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By New York Times News Service | August 1, 1993
WASHINGTON -- FBI agents interviewed White House staff members Thursday afternoon about a delay in the handling of a torn-up note written by Vincent W. Foster Jr., the White House aide who was found dead July 20, a Justice Department spokesman said yesterday.The FBI lent some agents to the U.S. Park Police to try to learn why the note, found Monday in Mr. Foster's briefcase by a colleague, was not given to the Park Police until Tuesday night, said Carl Stern, the spokesman.The Park Police are investigating the circumstances of Mr. Foster's death from a gunshot wound in a roadside park in suburban Virginia.
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NEWS
By Jeff Barker and Jeff Barker,SUN STAFF | April 26, 2005
WASHINGTON - Steroid use by players in the National Football League may be more widespread than tests have indicated, according to congressional staff members investigating the league's drug-testing program. The House Government Reform Committee has been conducting interviews with "credible insiders" as part of an investigation leading to tomorrow's hearing on the league's steroid policy. As a result of those interviews - along with the recent report that three Carolina Panthers purchased steroids before the Super Bowl in 2004 - committee staff members say they are concerned that steroid testing may understate the problem.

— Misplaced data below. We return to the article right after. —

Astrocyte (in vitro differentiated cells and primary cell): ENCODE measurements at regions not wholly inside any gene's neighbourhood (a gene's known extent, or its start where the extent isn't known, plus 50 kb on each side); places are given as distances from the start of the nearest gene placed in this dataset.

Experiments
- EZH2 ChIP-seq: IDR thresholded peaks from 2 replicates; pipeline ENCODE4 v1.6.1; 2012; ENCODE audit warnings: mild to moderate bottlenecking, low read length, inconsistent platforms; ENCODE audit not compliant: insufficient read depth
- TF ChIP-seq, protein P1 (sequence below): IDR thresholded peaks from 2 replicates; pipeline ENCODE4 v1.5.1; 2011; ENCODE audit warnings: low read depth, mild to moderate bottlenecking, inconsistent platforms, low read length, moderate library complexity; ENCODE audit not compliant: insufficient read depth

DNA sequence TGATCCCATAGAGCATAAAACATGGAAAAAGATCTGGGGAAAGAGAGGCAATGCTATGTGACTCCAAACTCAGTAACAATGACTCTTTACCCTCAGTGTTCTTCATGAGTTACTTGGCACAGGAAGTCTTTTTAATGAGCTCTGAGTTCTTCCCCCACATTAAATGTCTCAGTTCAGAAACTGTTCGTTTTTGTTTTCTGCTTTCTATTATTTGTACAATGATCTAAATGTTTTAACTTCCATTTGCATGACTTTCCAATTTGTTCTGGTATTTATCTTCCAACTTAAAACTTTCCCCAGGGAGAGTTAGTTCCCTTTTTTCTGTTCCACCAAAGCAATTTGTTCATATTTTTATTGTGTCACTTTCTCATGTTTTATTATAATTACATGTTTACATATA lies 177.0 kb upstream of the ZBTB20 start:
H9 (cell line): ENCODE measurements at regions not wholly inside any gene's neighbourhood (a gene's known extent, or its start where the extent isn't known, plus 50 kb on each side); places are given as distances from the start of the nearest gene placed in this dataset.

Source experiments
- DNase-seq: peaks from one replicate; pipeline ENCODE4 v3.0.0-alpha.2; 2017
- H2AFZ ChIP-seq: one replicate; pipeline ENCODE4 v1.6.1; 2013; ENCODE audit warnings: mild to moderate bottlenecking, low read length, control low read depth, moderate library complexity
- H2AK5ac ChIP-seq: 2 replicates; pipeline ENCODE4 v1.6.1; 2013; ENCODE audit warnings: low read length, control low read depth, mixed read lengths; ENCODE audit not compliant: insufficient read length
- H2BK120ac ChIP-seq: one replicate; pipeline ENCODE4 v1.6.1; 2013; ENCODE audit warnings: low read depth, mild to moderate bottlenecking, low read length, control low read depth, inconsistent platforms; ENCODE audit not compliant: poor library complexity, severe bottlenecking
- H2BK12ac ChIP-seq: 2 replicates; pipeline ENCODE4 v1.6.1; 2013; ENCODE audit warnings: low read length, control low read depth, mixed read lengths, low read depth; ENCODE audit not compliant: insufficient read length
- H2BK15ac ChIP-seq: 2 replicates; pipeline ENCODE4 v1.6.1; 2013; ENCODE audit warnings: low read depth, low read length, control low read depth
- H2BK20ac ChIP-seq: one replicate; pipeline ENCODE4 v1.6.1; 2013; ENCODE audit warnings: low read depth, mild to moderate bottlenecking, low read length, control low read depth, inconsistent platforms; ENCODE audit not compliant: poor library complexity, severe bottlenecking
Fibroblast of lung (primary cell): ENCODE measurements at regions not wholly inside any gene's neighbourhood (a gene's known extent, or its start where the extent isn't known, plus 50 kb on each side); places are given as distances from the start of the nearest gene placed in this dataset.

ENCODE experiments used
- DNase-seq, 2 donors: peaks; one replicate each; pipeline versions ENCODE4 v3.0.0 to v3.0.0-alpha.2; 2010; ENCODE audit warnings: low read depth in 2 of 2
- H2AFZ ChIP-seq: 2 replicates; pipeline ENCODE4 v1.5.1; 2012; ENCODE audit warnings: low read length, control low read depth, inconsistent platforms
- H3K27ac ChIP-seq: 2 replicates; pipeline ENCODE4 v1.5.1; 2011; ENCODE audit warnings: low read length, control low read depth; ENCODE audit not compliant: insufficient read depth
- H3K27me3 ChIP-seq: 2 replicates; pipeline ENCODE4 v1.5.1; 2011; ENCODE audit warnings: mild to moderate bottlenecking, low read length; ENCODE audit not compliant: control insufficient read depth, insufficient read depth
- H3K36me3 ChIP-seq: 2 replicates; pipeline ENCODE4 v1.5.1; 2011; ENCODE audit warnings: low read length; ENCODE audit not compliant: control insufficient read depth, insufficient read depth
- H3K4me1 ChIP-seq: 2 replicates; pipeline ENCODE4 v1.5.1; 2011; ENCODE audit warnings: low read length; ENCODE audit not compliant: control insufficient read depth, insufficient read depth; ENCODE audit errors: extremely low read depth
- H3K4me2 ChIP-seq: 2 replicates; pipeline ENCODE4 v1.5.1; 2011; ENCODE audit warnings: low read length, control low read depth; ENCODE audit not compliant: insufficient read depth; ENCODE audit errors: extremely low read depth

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NEWS
By Jeff Barker and Jeff Barker,SUN STAFF | April 26, 2005
WASHINGTON - Steroid use by players in the National Football League may be more widespread than tests have indicated, according to congressional staff members investigating the league's drug-testing program. The House Government Reform Committee has been conducting interviews with "credible insiders" as part of an investigation leading to tomorrow's hearing on the league's steroid policy. As a result of those interviews - along with the recent report that three Carolina Panthers purchased steroids before the Super Bowl in 2004 - committee staff members say they are concerned that steroid testing may understate the problem.
NEWS
By Jeff Zeleny and Jeff Zeleny,CHICAGO TRIBUNE | August 29, 2004
NEW YORK - The White House has issued a stern warning to administration officials attending the Republican convention: Don't misbehave at all-night cocktail parties, steer clear of corporate skybox tickets to the Yankees game and politely say no thanks to a gift if it costs more than $20. Lest they forget, the White House counsel printed a list of the top 10 rules on wallet-size cards and distributed them to scores of employees - from Cabinet officials to...